When it comes to running 10-kilometre races, Cumbernauld is the best in Scotland.
The event saw off stiff competition from 21 others to be named Scotland’s 10k of the year at the 2018 National Running Awards.
The race was created in 2007 to celebrate the 50th anniversary of Cumbernauld becoming a town. The inaugural event attracted 387 runners and was won by David Simpson in a time of 32:24, with Shawna Eadie finishing top female in a time of 42:50.
Douglas Holmes, race organiser with North Lanarkshire Leisure, said: “In 2017, the number of entrants passed the 1,000-mark for the first time and its popularity led to it making the long list at the National Running Awards for the 10k of the Year in Scotland.
“After being named Scotland’s 10k of the year, we were then shortlisted among the final 12 regional winners across the UK for the national 10k of the year title. The event was named as the bronze prize winner at a ceremony in the O2 arena in London.”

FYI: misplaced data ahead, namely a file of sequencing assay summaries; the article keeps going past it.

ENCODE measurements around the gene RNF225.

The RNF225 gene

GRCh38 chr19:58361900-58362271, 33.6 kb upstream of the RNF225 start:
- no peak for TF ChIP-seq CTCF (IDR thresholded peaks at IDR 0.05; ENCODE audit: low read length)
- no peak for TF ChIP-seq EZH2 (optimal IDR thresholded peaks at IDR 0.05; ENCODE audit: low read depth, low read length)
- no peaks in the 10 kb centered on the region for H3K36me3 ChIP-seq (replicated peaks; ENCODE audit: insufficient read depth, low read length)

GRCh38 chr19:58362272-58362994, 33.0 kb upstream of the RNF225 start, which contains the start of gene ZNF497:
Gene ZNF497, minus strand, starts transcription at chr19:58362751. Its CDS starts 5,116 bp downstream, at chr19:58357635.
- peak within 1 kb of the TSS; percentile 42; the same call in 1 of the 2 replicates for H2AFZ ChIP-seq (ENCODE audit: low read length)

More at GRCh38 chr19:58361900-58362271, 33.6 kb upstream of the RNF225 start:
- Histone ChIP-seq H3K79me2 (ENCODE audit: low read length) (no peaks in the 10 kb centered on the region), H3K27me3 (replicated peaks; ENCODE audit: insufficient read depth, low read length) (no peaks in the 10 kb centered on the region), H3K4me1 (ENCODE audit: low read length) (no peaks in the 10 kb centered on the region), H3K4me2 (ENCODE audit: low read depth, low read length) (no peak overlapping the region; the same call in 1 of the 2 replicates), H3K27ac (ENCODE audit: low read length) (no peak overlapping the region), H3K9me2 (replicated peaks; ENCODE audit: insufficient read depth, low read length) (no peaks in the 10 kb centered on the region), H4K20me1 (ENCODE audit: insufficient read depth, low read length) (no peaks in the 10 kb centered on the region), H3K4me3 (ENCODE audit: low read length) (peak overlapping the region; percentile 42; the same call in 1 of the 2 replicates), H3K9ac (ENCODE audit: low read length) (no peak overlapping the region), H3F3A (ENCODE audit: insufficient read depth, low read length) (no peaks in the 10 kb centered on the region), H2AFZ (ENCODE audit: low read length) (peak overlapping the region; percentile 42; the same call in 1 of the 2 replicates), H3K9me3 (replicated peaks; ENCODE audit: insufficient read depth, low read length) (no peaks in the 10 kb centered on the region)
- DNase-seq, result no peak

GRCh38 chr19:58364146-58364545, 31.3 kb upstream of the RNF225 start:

Five-time race winner Robert Gilroy, from Hamilton, said: “The Cumbernauld 10k is an outstanding event and has really grown over the years to become a highlight of the athletics season. It offers something for all levels, from top-flight serious runners to people taking part in their first event.”
The route, which starts and finishes at Broadwood Stadium, passes the famous Barr’s Irn-Bru factory, with the Campsies providing a scenic backdrop. The final section runs alongside Broadwood Loch.
Recent developments include the introduction of children’s events, which started as a 1k for the P5 to P7 year groups, but has now been extended to include younger children in a 400m event. There’s also a toddler dash and a 3k event for high school children (S1-S4). In 2014, the Victory mile was introduced to encourage the participation of families who are affected by spina bifida or hydrocephalus.
Councillor Jim Logue, leader of North Lanarkshire Council, said: “The success of the Cumbernauld 10k has been built on a strong delivery team led by North Lanarkshire Leisure and supported by teams throughout the council, Police Scotland, NHS Lanarkshire, Campsies Centre and Spina Bifida Hydrocephalus Scotland (SBHS). The forward-thinking of this group has allowed the event to grow and to add additional elements in order to make it fully inclusive and accessible to everyone.”
This year’s event take place on Sunday, September 16.